Greene LLP’s clients were spurred to file the False Claims Act suit under that statute’s qui tam provision by the death of their daughter, Yarushka Rivera, a Massachusetts teenager who died from complications with a medication originally prescribed by a nurse at a satellite mental health facility run by Universal Health Services. Under Massachusetts Medicaid (“MassHealth”) regulations, certain unlicensed health care professionals may provide services reimbursed by the government – but only with specified restrictions, such as a requirement that such unlicensed providers be supervised by licensed providers.

Rivera was treated by mental health care providers at a Universal facility in Lawrence, Massachusetts facility, first by two unlicensed counselors who were not supervised as required by MassHealth regulations. When her condition worsened, her care was transferred by the facility’s Clinical Director to a person held out to Greene LLP’s clients as a very experienced therapist, a licensed psychologist with a Ph.D. When Rivera’s condition continued to deteriorate, Greene LLP’s clients asked that their daughter’s care be transferred to a psychiatrist. Her care was transferred to a fifth Universal provider, who prescribed Trileptal for Rivera.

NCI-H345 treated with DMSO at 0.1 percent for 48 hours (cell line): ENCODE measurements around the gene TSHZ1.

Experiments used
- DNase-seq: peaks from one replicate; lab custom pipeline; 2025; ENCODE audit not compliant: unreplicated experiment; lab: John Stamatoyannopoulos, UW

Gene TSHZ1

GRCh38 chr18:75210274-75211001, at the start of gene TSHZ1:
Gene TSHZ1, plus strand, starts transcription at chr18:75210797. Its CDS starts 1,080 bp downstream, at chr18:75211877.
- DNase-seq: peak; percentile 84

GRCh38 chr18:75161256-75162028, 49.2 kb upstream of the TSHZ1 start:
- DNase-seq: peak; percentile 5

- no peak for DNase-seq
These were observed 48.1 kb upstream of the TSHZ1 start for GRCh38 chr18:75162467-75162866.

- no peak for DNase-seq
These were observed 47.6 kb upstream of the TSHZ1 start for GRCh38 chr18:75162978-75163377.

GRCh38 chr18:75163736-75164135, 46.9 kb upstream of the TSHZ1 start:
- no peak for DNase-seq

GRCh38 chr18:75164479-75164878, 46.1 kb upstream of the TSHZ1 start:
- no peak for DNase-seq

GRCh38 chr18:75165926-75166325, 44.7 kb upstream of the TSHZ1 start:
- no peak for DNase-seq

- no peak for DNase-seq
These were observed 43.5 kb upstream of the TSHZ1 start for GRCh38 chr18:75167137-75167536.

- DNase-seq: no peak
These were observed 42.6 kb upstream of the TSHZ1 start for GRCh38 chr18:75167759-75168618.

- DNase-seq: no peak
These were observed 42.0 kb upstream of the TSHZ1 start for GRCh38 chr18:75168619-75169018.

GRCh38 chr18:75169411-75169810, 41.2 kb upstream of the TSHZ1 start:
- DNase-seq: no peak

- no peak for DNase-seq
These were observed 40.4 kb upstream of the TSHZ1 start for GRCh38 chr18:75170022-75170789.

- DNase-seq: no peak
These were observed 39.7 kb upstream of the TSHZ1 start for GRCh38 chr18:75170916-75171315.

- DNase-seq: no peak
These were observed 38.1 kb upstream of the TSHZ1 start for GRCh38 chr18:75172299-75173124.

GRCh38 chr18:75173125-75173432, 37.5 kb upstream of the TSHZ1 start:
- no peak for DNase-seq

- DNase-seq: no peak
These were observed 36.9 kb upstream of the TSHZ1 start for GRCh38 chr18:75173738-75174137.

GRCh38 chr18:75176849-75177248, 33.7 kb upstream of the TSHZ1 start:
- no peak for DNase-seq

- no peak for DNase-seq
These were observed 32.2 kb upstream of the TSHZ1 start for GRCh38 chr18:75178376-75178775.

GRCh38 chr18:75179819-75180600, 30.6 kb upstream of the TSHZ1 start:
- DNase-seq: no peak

Model-House-on-Money-200x300Last week, M&T Bank (“M&T”), headquartered in Buffalo, New York, agreed to pay $64 million dollars to settle allegations that the company violated the False Claims Act. Whistleblower Keisha Kelschenbach initiated the suit by alleging M&T knowingly originated and underwrote mortgage loans insured by the U.S. Department of Housing and Urban Development (HUD) that did not meet applicable requirements.

During the time period covered by the settlement, M&T Bank participated as a “direct endorsement lender” in the HUD insurance program. Under the program, M&T had the authority to originate, underwrite, and endorse mortgages for insurance.  If M&T approved a mortgage loan for insurance and the loan later defaulted, the holder of the loan could submit an insurance claim to HUD for the losses resulting from the defaulted loan.

Under the program, HUD did not review M&T’s loans for compliance before it is endorsed them for insurance. M&T, as a government fiduciary, was therefore required to (1) follow program regulations intended to ensure the company is properly underwriting and certifying mortgages for insurance; (2) maintaining a quality control program that can prevent and correct deficiencies in underwriting practices, and (3) self-report any deficient loans identified by the bank’s quality control compliance program.